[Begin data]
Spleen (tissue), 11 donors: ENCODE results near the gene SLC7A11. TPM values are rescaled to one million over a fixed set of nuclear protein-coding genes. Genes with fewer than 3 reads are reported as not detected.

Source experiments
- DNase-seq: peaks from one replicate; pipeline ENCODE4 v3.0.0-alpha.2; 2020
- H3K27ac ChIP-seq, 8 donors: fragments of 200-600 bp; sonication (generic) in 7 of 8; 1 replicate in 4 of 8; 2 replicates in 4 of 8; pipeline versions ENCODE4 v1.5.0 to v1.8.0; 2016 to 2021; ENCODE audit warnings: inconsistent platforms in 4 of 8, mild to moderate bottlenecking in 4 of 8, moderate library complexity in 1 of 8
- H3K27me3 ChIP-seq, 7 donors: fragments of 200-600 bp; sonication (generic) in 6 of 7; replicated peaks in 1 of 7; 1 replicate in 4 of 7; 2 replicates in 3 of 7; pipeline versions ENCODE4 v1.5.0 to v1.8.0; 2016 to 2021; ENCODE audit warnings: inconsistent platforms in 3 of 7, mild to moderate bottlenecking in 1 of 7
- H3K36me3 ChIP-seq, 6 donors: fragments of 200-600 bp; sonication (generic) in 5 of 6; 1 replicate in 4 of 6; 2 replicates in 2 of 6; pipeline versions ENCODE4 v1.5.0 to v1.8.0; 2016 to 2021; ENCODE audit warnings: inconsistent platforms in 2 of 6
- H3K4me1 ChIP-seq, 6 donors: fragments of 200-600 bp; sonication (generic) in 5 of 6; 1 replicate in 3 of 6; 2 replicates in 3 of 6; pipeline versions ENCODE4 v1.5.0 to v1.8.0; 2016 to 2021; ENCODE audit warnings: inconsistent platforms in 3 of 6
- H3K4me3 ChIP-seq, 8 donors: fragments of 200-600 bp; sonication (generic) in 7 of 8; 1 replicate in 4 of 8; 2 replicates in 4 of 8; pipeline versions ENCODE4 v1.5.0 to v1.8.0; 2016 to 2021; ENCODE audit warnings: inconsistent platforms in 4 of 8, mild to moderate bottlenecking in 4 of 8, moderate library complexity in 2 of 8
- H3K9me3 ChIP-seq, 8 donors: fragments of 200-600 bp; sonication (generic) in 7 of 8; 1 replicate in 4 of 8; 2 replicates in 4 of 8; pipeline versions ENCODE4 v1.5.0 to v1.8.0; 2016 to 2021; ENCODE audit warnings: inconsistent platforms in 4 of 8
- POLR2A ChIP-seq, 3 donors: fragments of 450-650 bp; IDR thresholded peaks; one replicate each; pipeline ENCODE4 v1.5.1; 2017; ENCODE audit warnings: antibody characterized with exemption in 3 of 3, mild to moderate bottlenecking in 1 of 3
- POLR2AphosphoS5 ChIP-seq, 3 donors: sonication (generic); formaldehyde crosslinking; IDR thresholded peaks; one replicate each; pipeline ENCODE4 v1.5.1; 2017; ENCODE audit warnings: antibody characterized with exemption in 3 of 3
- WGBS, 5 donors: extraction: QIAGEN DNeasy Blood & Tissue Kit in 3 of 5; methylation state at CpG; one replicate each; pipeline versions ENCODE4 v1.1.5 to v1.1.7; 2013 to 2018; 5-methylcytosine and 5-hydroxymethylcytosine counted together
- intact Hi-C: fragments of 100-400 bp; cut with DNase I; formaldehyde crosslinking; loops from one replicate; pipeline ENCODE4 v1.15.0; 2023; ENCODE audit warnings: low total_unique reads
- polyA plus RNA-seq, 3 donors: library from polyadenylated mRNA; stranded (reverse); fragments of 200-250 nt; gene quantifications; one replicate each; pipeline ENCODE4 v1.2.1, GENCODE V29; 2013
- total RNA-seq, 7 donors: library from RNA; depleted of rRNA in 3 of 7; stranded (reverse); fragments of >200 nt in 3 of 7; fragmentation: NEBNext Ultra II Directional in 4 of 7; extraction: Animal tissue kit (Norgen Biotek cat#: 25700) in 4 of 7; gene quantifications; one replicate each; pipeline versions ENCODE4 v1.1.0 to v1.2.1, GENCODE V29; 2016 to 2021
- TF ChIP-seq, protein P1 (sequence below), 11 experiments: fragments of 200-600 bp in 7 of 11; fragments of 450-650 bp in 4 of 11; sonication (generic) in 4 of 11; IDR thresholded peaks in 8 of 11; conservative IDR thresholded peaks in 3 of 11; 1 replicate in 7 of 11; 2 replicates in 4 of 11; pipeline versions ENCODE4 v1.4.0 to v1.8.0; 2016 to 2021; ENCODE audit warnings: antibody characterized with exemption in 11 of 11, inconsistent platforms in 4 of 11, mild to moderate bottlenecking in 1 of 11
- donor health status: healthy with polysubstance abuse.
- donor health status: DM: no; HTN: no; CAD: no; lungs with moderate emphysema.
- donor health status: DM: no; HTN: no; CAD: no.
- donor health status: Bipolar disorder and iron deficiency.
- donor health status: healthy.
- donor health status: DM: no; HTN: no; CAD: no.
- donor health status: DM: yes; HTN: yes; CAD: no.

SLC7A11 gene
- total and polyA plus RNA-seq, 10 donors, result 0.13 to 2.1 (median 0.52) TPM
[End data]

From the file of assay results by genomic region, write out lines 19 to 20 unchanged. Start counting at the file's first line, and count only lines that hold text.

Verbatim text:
- donor health status: DM: no; HTN: no; CAD: no.
- donor health status: Bipolar disorder and iron deficiency.